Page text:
The new tribalism

Whether it’s the urban-rural divide, the generation gap, or any other cause of division, humans are diving deeper into their own universes and decoupling themselves from one another in favour of new tribal structures.

Our societies are fragmented into tribes which increasingly separate themselves from each other, each tribe residing in its own Parallelwelt. Via social media, especially Facebook, these parallel universes can easily be addressed, and mental or digital filter bubbles preserve the integrity of their respective world views.

The tribe is a powerful entity. An analogue tribe manifests itself in the digital world, and vice versa. But, as Michael Marinaccio put it in November 2016, under the fresh impression of the Trump election: “What happens as our offline lives (led by institutions) take a backseat to online lives (fueled by tribalism)?” And he continues as follows:

What if every single person in the world used one social media platform that allowed them to instantaneously communicate text, photo and video for free all the time; and they used that platform for nearly every thought that popped into their heads. What would be the effect on politics and institutions? The answer is straight-forward to me: offline life and interactions with institutions would largely cease to exist. Instead, fickle tribalism would randomly and wildly fluctuate major policy interests like a broken polygraph needle. The whims of the masses would destroy politics because politicians would no longer be able to keep up in any meaningful way. Lawmakers, reacting to culture, would have to accommodate by also shooting from the tribal hip. It would be total chaos all the time. If this seems like this is already happening, that’s because it is.

Bear in mind: this was written before Trump was sworn into office. Tribalism has taken over.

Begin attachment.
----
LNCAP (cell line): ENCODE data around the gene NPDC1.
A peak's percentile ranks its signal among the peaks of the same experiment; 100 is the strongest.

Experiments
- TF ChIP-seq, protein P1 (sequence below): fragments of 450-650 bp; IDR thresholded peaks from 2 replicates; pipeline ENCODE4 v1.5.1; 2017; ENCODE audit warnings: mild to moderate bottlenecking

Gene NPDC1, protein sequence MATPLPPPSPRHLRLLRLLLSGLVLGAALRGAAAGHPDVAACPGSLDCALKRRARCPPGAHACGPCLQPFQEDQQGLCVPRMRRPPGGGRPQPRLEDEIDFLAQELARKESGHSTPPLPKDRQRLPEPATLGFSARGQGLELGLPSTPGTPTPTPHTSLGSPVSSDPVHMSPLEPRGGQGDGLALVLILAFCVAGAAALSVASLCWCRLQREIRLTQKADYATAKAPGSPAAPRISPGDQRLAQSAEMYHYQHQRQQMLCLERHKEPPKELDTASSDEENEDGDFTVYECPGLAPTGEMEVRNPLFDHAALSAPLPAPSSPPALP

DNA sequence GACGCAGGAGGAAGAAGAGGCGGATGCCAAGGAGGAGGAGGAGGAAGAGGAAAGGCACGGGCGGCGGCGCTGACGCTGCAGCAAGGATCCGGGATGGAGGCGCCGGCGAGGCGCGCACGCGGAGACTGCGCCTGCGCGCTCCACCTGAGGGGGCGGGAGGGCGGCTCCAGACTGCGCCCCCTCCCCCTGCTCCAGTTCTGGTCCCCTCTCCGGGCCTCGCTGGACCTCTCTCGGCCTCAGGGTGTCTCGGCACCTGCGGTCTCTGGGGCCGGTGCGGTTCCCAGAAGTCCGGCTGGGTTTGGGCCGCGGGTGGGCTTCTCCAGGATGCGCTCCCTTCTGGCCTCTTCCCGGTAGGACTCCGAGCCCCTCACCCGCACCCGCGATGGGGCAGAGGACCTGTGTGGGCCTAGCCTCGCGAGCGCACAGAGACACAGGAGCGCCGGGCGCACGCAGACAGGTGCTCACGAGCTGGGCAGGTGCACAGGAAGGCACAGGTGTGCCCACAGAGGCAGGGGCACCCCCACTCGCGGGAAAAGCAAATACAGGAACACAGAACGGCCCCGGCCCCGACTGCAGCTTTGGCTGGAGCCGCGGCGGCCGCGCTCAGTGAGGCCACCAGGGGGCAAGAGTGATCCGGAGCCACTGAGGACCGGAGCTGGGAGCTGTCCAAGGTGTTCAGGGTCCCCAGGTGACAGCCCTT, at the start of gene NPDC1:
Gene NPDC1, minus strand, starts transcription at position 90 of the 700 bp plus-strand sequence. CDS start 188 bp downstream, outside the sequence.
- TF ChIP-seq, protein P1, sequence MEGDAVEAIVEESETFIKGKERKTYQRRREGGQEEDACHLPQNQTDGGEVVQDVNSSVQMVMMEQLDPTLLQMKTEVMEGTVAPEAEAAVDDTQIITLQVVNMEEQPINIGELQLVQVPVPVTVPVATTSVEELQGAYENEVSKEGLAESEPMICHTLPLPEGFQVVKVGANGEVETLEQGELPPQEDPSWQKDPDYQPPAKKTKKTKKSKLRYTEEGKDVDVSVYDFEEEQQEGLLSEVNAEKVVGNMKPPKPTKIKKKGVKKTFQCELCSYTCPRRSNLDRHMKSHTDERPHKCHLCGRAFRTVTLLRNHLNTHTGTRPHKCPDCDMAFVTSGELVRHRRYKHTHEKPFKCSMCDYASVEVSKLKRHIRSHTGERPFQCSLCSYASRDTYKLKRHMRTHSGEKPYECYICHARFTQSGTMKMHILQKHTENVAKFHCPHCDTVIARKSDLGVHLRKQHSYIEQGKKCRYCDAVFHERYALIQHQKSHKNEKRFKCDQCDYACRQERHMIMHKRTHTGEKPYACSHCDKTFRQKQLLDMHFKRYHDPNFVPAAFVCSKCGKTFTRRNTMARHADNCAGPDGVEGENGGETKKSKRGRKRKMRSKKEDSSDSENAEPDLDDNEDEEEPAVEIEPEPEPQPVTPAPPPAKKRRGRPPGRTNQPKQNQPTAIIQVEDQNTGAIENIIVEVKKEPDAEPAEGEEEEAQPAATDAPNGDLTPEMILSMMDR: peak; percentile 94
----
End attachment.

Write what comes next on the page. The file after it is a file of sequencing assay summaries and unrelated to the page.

Human beings always gathered in tribes

When Seth Godin wrote his influential book on tribes a decade ago, he was quite optimistic about all the good things tribes and their leaders could do for us. A mere ten years later the world has flipped to a more pessimistic view. To put things in perspective, let’s keep some of these aspects in mind.

First, human beings always gathered in tribes. In a way, tribes have been living in their own Parallelwelten since time immemorial. Second, the compulsion to create one single, commonly shared world, and corresponding world view, is a quite recent phenomenon. It can be seen as a by-product of 20th-century mass production and mass communication, 21th-century globalisation, and the collapse of the bipolar post-war order after 1989.

Francis Fukuyama captured this moment in his book The End of History and the Last Man (1992), in which he argued that Western liberal democracy would be the endpoint of history. More than 25 years later, we still haven’t reached this point. Globalisation and digitisation led Thomas L. Friedman to his bestseller The World Is Flat: A Brief History of the Twenty-first Century (2005). But viewed from a different angle, the world doesn’t look flat at all, but spiky.

Tribalism has taken its toll

This leaves us with the question whether the long-term trend is geared towards globalisation, i.e. one world, or towards tribalisation, i.e. Parallelwelten. And indeed there is data that points to a flattening of globalisation, while tribalisation is on the rise. Shortly after Friedman launched his opus, the globalisation trend started to slow down. Since 2015, it has been flat.

Tribalism has taken its toll.

Like every -ism, tribalism overamplifies something that is not inherently bad. The tribe as organisational principle is powerful and probably part of the human condition. By contrast, tribalism introduces black-and-white, good-vs-evil, exclusive and authoritarian thinking and behaviour into the equation. So why do people resort to tribalism?

Because they have lost confidence in governments, security services, the free market and the banking system, Koert Debeuf argues. These institutions, pillars of globalisation, left too many people behind. When those people are traumatised, the (long-term) line of globalisation breaks down. According to Debeuf, whose reasoning is pretty much in line with Samuel P. Huntington’s work on the clash of civilisations, this breakdown eventually may lead to war.

The world is not flat

Parallelwelten at war – this looks like the main conflict of the 21st century. The world is not flat. At least not yet, as even Thomas L. Friedman himself concedes.

The Parallelwelten of our VUCA world, which is characterised by volatility, uncertainty, complexity and ambiguity, are highly (and sometimes strangely) interconnected. Thus, the despair of a Tunisian fruit seller can lead to groundbreaking events like Brexit. Maybe, globalisation and tribalisation aren’t opposites, but rather the two sides of the same coin.

This is an excerpt from a recent essay on Parallelwelten, the main theme of NEXT19. Photo by Lena Bell on Unsplash